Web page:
Because each state defines its scope of nursing differently, it’s possible that a travel nurse will have to hold multiple licenses or get a temporary license for a period of work. However, this is not true of all states. If you work in one of the 39 states gathered under the “compact” (a mutual license recognition deal), many state licenses can be enough.3
If not, most non-compact licensure states offer a relatively streamlined path for nurses in good standing to work as travel nurses. "Remember, they want to make it easy," Ratte says. "They need nurses."
Is travel nursing right for me? Important considerations
Travel nursing can be a rewarding job, but it’s not the right fit for everyone. Here are some other things to consider when deciding whether travel nursing is right for you:
Do you easily get homesick?
If your answer is a resounding “yes!”, you may want to reconsider whether travel nursing, in the long or short term, is right for you. Travel nurses need to adapt to unfamiliar environments and make themselves at home in new locations and new work settings. While there are many ways to stay in touch with loved ones long distance, you'll want to make sure you are okay with the physical space you might suddenly put between yourself and the people close to you.
Travel nurses obviously change locations frequently, so your willingness to forge connections, participate in the community and engage with your coworkers might make (or break) your experience. If you are more of the adventurous type, don’t mind changing things up and want more exposure to various realms of nursing, becoming a travel nurse might fit the bill.
Are you okay with less desirable hours?
Because travel nurses are temporary positions made to fill in staffing gaps, it’s likely that you’ll be working hours that are less desirable.3 For example, you may work nights or weekends. If this one is a deal-breaker for you, you can be more particular about the contracts you accept. But that might narrow your options a bit more.
Something else to note is that most travel nurses do not get paid time off (PTO) because of the flexibility inherent in the job. Remember, travel nurses get to choose when they want to sign a contract for work, so they can take breaks between jobs if they please. For some, this freedom can outweigh the cost of having no PTO while on assignment.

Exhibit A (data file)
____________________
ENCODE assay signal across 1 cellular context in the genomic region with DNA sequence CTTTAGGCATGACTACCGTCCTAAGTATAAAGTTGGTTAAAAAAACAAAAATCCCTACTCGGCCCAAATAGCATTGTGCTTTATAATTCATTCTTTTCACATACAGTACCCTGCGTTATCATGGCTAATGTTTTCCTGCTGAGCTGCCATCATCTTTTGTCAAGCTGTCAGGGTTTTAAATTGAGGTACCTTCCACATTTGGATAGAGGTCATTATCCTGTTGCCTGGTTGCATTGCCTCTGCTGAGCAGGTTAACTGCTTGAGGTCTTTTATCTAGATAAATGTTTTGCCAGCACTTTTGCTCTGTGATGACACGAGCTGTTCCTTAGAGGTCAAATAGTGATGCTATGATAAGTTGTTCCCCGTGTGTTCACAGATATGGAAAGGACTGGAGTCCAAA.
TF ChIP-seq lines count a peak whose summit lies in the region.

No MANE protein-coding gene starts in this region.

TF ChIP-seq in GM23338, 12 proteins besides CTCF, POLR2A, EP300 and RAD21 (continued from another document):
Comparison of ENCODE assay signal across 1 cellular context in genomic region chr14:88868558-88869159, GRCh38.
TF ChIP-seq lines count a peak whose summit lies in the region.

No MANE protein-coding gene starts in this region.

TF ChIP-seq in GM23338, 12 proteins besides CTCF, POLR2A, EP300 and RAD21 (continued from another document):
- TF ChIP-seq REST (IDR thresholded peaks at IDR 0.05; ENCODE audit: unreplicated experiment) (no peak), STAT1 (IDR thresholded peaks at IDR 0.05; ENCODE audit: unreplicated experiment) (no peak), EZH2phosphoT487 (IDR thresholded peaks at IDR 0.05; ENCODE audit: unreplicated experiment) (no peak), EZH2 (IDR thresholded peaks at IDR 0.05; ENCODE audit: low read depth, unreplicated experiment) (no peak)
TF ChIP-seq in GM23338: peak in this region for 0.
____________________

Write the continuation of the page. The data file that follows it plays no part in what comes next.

Are you organized?
Chances are if you’ve made it this far, you have a solid foundation for organizational skills. Feeling confident in organization will help you stay on top of changing hours and managing licensures, taxes, housing and other contracts.3 This seems like a small variable, but travel nurses manage an unusual schedule in a given calendar year—keeping things in order will make your life easier.
Can you make this work with your relationships?
Travel nurses might move locations as often as every three or four months. Or they might work in each new setting for two years. There's definitely room to look for the kind of working contract you want. But your decisions will affect your relationships. If you have loved ones who need to stay in a certain location or if you have school-aged children, it's worth considering the details around how often you will travel and how you can make it work.
Are you seeking more variety in nursing?
On top of seeing the country, discovering the ins and outs of nursing across state lines and having the option to contract with a variety of nursing specialties, travel nurses are also likely to be exposed to other units via being a “float” nurse.3 For example, if you sign a contract with the ICU at a hospital but the pediatrics unit is understaffed, as a travel nurse, you will likely be the first pick to be sent to pediatrics in comparison to other ICU nurses who are permanently working in that hospital.
Where could a nursing degree take you next?
As you can see, travel nurses enjoy plenty of quirks in their profession. But for the right person, this role is a total dream. The excitement of travel, flexible work schedule and incentives that healthcare systems might offer to attract travel nurses can make this role both rewarding and thrilling.
Now that you know more about what it takes to become a travel nurse in Florida, travel nursing roles and the steps you’ll need to take in order to make it happen, are you ready to get started? You can learn more about what it’s like to attend nursing school with our article “How Hard Is Nursing School? Students Tell All.”
1 “What is a Travel Nurse?,” TravelNursing.com, AMN Healthcare, [accessed March 2023], https://www.travelnursing.com/what-is-travel-nursing/what-is-a-travel-nurse/.
2 Kathleen Gaines, “Career Guide Series: Travel Nurse,” Nurse.org, March 28, 2022, [accessed March 2023], https://nurse.org/resources/travel-nurse-career-guide/.
3 “Nurse Licensure Compact (NLC),” National Council of State Boards of Nursing, February 1, 2022, [accessed March 2023], https://www.ncsbn.org/nurse-licensure-compact.htm.
NCLEX and NCLEX-RN are registered trademarks of the National Council of State Boards of Nursing, Inc.
EDITOR’S NOTE: This article was originally published in October 2022. It has since been updated to include information relevant to 2023.